Rehabilitation using traditional dysphagia therapy improved swallowing function in multiple sclerosis patients with dysphagia, a pilot study shows.
The research article with that finding, “The effect of traditional dysphagia therapy on the swallowing function in patients with Multiple Sclerosis: A pilot double-blinded randomized controlled trial” was published in the Journal of Bodywork and Movement Therapies.
Traditional dysphagia therapy (TDT) is a potential rehabilitation strategy for multiple sclerosis (MS) patients with dysphagia (difficulty swallowing). While TDT may improve dysphagia, medical data is lacking about its effect on swallowing function in MS patients.
“To the best of our knowledge, this pilot study was the first randomized clinical trial to date investigating the effects of the traditional dysphagia therapy on the swallowing function in MS patients with dysphagia,” the researchers wrote.
The study was a randomized, double-blinded, trial, which means study information was withheld from participants and examiners to avoid influencing the results.
A total of 20 MS patients were enrolled, with a mean age of 43.7 years, and mean disease duration of 6.6 years. Eleven patients (55%) had relapsing-remitting MS (RRMS), three patients (15%) had primary progressive MS (PPMS), and six patients (30%) had secondary progressive MS (SPMS).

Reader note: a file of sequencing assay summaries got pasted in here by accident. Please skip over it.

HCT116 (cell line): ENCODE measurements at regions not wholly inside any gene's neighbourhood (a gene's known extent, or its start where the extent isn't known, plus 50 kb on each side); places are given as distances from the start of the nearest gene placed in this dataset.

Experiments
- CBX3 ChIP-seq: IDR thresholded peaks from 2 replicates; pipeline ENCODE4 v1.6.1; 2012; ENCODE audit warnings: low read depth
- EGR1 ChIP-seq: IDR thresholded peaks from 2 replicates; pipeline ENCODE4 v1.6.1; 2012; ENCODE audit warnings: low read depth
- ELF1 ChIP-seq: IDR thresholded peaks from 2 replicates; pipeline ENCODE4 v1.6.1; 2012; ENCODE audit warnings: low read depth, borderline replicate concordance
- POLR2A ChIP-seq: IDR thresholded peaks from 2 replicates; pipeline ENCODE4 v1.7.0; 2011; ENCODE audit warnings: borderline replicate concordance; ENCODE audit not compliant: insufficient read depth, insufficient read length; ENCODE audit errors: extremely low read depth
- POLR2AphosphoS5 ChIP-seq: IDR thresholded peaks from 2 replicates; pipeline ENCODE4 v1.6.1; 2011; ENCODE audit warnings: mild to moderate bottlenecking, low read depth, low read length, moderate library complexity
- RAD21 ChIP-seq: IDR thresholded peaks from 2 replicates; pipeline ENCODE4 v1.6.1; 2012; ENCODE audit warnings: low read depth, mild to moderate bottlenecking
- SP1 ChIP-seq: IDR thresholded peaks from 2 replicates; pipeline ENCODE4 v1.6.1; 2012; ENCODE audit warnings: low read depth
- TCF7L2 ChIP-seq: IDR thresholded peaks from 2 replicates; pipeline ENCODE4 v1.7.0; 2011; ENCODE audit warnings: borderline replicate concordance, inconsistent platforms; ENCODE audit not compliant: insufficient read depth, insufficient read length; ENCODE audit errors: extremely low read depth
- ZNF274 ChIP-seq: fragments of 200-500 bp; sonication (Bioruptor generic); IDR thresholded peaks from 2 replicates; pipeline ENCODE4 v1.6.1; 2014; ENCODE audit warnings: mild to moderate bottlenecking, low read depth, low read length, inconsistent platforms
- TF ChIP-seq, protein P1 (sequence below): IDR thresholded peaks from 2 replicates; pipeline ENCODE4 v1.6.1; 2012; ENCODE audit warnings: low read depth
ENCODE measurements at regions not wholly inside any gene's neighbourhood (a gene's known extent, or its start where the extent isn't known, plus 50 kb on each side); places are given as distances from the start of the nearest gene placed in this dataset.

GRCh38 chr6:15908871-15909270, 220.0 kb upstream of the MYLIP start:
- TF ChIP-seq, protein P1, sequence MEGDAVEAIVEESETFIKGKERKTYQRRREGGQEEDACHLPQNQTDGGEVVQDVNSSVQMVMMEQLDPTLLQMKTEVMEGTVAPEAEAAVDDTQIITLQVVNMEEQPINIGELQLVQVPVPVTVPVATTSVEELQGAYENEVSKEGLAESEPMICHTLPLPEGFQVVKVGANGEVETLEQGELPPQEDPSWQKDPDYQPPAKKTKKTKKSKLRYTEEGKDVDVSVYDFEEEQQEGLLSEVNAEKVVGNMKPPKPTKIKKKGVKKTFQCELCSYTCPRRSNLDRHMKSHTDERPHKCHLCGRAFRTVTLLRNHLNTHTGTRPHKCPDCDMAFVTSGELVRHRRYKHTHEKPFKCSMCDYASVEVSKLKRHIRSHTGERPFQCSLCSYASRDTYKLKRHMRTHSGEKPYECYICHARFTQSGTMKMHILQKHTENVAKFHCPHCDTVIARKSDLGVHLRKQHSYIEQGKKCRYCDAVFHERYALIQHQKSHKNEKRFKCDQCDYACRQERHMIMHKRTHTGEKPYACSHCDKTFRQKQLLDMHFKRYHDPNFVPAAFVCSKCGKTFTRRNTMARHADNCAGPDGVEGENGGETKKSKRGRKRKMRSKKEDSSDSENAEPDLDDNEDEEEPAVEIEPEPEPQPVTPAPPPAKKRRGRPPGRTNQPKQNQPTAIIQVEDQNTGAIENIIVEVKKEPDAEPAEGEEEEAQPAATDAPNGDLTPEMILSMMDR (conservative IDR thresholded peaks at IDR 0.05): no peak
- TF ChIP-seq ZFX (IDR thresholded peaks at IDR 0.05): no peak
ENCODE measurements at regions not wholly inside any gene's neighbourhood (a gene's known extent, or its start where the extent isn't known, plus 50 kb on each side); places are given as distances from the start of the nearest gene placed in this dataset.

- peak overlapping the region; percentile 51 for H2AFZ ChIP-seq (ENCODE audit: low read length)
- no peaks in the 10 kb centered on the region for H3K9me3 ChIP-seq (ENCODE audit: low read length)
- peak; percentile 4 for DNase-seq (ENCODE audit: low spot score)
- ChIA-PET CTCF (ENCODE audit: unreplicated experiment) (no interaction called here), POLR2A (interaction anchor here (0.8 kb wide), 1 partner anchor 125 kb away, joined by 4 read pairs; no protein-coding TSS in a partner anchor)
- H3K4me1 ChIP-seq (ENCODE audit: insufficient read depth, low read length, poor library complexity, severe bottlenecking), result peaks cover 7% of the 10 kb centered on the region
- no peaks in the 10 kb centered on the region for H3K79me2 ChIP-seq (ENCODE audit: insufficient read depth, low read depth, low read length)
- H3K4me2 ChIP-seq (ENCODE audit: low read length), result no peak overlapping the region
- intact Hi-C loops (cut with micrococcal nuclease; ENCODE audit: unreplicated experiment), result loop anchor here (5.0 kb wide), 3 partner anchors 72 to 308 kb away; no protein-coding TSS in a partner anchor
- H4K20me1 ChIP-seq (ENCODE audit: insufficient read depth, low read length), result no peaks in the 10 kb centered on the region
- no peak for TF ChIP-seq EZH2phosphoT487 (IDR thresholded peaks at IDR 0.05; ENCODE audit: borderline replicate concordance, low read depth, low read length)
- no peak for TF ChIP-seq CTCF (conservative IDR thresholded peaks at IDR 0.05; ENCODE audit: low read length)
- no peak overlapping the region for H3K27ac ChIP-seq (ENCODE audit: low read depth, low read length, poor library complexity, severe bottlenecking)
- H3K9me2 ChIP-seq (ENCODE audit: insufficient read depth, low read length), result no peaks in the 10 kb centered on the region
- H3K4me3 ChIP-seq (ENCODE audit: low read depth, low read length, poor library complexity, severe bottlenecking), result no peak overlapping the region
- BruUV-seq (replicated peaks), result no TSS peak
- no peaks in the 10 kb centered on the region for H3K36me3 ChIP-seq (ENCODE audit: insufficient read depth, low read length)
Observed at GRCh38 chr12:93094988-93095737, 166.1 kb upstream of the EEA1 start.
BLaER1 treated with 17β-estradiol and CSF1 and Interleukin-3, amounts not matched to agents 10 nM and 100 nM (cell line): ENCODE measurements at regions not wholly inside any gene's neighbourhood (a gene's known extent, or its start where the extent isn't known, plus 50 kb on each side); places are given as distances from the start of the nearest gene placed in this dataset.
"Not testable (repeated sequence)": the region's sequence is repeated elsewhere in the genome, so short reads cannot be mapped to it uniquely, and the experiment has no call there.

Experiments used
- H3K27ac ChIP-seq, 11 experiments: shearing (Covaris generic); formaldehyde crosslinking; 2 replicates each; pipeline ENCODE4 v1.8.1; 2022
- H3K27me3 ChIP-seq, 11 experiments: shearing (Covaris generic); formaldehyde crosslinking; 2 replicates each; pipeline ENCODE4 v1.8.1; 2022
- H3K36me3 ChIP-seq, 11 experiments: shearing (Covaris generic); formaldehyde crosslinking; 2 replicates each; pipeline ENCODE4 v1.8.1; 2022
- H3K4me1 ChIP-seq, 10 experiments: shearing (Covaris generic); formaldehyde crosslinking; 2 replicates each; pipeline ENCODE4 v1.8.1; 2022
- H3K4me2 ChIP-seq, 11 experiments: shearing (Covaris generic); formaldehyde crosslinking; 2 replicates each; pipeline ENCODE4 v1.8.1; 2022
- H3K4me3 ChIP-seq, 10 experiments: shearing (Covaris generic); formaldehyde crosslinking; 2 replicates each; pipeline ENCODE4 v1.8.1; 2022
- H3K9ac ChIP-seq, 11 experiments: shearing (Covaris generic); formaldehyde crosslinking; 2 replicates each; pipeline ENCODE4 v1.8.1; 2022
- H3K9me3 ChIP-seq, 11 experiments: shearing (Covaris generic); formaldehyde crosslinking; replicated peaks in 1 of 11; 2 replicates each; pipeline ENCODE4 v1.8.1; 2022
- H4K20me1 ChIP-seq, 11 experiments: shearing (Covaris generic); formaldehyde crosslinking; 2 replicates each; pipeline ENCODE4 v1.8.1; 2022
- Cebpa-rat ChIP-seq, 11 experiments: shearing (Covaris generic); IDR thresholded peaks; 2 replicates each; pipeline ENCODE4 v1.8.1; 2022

The team assessed the patients’ swallowing ability, through the Mann Assessment of Swallowing Ability (MASA), before treatment, after the end of nine sessions, after the end of 18 sessions, and 6sixweeks after the end of treatment. Two other scales — the Penetration-Aspiration Scale (PAS) and the Pharyngeal Residue Rating Scale (PRRS) — were used to measure dysphagia.
Results showed that the patients’ swallowing abilities after study completion were improved in both groups, although the improvement in MASA scores was different. In the TDT group, MASA scores progressively improved, increasing at every time point analyzed; whereas in the control group, MASA scores improved at the end of nine sessions but didn’t really change after 18 sessions, and began to decrease six weeks after treatment ended.
Overall, the TDT group showed more improvements in swallowing ability measured by the MASA score at an increased rate across all times analyzed, compared to the control group.
Dysphagia decreased in both groups, given that PAS and PRRS scores were decreased six weeks after treatment completion. However, the reduction in PAS and PRRS scores (meaning decreased swallowing difficulty) in the TDT group was greater than in the control group — a reduction of 3.18 and 2.26 points in PAS and PRSS in the TDT group, compared with a 2.75 and 2.06 reduction, respectively, in the control group.
The findings indicate that although swallowing function becomes safer after treatment in both groups, TDT techniques seem to be better at reducing penetration, aspiration, and pharyngeal residue than the usual care techniques.
“The findings of the current study [imply] that the traditional dysphagia therapy techniques may improve the underlying pathophysiology, mainly weakness and reduced endurance, sensory thresholds, tone, timing, and coordination,” in MS patients with dysphagia, researchers concluded.
Nonetheless, the team emphasized that future studies, with larger sample sizes, are needed to confirm these results.